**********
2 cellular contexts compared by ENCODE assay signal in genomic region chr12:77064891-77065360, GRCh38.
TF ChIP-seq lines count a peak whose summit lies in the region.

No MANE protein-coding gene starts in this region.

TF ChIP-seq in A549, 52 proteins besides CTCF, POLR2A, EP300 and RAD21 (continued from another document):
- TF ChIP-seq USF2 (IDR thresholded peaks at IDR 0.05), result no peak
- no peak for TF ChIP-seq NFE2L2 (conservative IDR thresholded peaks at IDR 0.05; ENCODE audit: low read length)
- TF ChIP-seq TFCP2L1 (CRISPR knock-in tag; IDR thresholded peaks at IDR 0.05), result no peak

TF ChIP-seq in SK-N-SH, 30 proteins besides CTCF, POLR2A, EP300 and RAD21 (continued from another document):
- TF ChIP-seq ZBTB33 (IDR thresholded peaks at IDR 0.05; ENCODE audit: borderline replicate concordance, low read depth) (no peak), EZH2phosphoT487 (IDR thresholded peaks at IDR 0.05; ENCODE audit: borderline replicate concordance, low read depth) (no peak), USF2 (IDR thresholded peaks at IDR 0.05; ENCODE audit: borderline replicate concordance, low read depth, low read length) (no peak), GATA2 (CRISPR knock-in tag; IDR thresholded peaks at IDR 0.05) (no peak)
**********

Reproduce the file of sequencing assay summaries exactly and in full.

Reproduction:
2 cellular contexts compared by ENCODE assay signal in genomic region chr12:77064891-77065360, GRCh38.
TF ChIP-seq lines count a peak whose summit lies in the region.

No MANE protein-coding gene starts in this region.

TF ChIP-seq in A549, 52 proteins besides CTCF, POLR2A, EP300 and RAD21 (continued from another document):
- TF ChIP-seq USF2 (IDR thresholded peaks at IDR 0.05), result no peak
- no peak for TF ChIP-seq NFE2L2 (conservative IDR thresholded peaks at IDR 0.05; ENCODE audit: low read length)
- TF ChIP-seq TFCP2L1 (CRISPR knock-in tag; IDR thresholded peaks at IDR 0.05), result no peak

TF ChIP-seq in SK-N-SH, 30 proteins besides CTCF, POLR2A, EP300 and RAD21 (continued from another document):
- TF ChIP-seq ZBTB33 (IDR thresholded peaks at IDR 0.05; ENCODE audit: borderline replicate concordance, low read depth) (no peak), EZH2phosphoT487 (IDR thresholded peaks at IDR 0.05; ENCODE audit: borderline replicate concordance, low read depth) (no peak), USF2 (IDR thresholded peaks at IDR 0.05; ENCODE audit: borderline replicate concordance, low read depth, low read length) (no peak), GATA2 (CRISPR knock-in tag; IDR thresholded peaks at IDR 0.05) (no peak)